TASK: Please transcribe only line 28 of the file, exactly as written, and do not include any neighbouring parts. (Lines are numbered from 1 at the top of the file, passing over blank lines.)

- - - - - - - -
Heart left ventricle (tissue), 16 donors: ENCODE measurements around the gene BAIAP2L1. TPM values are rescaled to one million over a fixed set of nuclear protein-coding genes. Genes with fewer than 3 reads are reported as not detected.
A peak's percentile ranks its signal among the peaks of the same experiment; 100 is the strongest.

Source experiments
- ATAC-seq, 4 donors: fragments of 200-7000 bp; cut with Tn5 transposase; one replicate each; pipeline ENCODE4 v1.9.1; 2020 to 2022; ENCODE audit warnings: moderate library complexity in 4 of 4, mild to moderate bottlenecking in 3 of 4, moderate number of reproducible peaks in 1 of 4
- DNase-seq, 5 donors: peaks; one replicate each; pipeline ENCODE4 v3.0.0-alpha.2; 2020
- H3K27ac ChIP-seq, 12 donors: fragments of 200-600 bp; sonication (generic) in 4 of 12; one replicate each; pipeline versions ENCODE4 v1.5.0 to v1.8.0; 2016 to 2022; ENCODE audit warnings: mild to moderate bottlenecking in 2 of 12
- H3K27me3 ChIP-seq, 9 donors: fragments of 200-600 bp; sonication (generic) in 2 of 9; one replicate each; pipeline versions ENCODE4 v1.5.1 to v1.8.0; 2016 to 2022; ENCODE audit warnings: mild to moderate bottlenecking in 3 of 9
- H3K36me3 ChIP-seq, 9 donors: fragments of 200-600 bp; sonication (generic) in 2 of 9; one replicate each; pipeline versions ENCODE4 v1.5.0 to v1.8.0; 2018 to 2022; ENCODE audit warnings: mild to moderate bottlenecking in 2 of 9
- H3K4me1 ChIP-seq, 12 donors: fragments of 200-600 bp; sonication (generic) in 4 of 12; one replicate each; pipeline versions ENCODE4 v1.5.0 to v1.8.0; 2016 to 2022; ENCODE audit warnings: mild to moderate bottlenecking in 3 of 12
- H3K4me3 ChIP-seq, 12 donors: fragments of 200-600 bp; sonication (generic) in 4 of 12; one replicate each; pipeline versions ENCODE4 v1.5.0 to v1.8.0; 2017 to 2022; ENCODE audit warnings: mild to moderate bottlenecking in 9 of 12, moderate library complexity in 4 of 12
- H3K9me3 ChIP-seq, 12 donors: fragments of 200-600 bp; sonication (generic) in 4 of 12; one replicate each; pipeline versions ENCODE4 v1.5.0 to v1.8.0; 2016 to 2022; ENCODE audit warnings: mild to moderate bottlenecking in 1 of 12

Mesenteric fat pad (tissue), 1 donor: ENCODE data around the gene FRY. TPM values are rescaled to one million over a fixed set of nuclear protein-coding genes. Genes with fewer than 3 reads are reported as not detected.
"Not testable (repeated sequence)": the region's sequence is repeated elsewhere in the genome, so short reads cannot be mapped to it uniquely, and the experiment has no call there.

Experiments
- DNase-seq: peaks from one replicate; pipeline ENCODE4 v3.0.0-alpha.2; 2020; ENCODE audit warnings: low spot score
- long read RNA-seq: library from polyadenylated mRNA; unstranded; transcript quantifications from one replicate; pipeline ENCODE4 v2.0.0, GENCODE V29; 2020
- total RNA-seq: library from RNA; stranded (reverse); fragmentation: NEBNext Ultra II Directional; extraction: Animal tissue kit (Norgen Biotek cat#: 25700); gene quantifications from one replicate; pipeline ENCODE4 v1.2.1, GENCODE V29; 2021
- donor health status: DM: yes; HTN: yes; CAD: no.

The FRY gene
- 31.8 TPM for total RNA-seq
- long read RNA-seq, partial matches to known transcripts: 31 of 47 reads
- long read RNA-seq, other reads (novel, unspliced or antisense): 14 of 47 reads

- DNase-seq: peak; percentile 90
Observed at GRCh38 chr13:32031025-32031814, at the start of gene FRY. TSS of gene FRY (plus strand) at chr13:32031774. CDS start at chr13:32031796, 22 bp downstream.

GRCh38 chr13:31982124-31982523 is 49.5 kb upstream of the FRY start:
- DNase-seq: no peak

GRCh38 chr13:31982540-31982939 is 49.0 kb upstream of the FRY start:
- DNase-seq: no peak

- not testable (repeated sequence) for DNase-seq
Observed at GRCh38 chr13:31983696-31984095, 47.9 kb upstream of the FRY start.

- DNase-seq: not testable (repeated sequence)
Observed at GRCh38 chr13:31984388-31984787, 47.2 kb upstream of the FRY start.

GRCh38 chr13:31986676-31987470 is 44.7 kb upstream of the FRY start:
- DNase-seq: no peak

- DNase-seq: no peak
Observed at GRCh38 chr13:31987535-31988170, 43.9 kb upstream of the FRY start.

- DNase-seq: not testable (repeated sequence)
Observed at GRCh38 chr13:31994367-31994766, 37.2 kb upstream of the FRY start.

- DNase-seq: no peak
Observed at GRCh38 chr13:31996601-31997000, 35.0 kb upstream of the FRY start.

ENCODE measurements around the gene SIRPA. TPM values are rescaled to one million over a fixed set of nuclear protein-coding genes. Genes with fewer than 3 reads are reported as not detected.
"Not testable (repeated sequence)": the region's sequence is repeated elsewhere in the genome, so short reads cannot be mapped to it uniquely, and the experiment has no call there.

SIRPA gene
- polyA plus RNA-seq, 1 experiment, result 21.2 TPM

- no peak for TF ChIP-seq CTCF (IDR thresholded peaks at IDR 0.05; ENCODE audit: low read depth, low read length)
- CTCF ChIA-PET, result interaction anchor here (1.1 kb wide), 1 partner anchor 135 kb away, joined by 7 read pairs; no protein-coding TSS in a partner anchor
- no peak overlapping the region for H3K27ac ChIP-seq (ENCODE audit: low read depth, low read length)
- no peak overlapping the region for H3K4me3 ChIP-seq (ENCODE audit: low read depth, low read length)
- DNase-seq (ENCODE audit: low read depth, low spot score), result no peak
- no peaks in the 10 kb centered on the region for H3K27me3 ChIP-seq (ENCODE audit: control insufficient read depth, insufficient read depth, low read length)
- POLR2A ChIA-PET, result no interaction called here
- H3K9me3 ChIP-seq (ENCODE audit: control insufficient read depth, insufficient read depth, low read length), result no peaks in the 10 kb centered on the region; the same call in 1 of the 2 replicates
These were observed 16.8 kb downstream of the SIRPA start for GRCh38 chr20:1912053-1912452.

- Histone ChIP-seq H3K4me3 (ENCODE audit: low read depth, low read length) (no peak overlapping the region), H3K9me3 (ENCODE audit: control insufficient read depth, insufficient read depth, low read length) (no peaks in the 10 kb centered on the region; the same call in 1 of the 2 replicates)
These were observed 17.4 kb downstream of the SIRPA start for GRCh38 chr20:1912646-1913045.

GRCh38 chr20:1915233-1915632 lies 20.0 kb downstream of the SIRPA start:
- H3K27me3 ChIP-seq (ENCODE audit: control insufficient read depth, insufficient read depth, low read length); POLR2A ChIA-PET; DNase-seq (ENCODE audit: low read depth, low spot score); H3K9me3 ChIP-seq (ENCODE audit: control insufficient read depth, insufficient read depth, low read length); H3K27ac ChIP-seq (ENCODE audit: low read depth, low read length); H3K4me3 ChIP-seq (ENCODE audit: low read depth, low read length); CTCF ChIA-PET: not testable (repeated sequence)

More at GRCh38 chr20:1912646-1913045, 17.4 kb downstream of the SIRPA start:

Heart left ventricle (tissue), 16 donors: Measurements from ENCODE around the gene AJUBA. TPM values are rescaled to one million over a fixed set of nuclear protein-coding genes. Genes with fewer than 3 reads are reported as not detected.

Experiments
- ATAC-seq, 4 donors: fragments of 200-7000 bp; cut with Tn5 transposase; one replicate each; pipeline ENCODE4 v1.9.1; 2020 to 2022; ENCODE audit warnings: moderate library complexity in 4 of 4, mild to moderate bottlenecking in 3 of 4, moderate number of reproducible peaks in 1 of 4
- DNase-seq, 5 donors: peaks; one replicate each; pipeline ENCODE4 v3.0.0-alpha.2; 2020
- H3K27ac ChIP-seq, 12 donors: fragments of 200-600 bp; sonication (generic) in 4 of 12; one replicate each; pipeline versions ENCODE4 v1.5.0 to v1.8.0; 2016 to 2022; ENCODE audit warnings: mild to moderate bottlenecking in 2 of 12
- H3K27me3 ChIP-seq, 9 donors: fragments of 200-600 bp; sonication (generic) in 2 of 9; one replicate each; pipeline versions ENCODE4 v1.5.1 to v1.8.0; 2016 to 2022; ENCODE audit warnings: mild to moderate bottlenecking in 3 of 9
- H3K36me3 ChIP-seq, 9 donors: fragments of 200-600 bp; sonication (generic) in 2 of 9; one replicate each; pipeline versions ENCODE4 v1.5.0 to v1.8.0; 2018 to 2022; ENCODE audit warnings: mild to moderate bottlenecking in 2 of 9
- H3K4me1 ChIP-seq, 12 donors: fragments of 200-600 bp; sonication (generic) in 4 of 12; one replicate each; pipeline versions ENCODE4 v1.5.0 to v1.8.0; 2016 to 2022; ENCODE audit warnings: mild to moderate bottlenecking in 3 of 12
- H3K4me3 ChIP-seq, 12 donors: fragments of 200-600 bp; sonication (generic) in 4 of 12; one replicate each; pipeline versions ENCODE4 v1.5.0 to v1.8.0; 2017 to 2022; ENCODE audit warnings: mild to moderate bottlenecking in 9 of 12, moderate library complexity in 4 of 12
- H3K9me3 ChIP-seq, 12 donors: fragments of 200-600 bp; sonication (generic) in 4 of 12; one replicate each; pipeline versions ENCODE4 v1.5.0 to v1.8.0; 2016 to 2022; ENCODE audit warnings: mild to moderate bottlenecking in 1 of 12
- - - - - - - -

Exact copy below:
- DNase-seq: no peak